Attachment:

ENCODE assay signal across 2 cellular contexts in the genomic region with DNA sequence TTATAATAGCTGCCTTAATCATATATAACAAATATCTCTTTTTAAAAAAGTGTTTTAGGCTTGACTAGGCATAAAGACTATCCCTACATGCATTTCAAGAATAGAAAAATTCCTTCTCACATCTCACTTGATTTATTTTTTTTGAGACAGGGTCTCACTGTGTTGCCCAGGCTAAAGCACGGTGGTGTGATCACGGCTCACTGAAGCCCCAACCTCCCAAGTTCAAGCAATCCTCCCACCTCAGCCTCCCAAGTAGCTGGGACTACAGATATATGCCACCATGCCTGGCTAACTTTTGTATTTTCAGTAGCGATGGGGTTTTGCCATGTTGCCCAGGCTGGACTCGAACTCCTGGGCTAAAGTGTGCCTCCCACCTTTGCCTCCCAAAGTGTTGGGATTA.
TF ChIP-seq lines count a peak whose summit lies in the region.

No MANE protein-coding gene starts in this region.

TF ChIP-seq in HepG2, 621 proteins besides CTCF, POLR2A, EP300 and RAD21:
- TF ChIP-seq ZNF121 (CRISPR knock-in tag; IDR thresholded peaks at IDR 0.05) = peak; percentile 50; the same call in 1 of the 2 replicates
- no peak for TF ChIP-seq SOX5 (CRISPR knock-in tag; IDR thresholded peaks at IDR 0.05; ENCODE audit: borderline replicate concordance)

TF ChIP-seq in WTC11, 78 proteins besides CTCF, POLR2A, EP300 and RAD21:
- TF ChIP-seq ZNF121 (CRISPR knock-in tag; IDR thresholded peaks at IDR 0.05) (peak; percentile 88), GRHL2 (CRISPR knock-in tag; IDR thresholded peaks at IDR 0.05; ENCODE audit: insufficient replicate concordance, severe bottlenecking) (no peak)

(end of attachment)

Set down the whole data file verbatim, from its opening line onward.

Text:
ENCODE assay signal across 2 cellular contexts in the genomic region with DNA sequence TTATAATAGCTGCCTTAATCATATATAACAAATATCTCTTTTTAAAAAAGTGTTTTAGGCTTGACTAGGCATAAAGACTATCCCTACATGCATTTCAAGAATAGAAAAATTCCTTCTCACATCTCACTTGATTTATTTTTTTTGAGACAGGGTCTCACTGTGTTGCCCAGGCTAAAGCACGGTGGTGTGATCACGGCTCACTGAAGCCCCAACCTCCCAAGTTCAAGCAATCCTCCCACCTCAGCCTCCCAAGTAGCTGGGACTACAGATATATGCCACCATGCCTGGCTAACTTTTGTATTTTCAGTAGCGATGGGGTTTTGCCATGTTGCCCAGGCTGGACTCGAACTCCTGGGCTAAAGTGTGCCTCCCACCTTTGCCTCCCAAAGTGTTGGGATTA.
TF ChIP-seq lines count a peak whose summit lies in the region.

No MANE protein-coding gene starts in this region.

TF ChIP-seq in HepG2, 621 proteins besides CTCF, POLR2A, EP300 and RAD21:
- TF ChIP-seq ZNF121 (CRISPR knock-in tag; IDR thresholded peaks at IDR 0.05) = peak; percentile 50; the same call in 1 of the 2 replicates
- no peak for TF ChIP-seq SOX5 (CRISPR knock-in tag; IDR thresholded peaks at IDR 0.05; ENCODE audit: borderline replicate concordance)

TF ChIP-seq in WTC11, 78 proteins besides CTCF, POLR2A, EP300 and RAD21:
- TF ChIP-seq ZNF121 (CRISPR knock-in tag; IDR thresholded peaks at IDR 0.05) (peak; percentile 88), GRHL2 (CRISPR knock-in tag; IDR thresholded peaks at IDR 0.05; ENCODE audit: insufficient replicate concordance, severe bottlenecking) (no peak)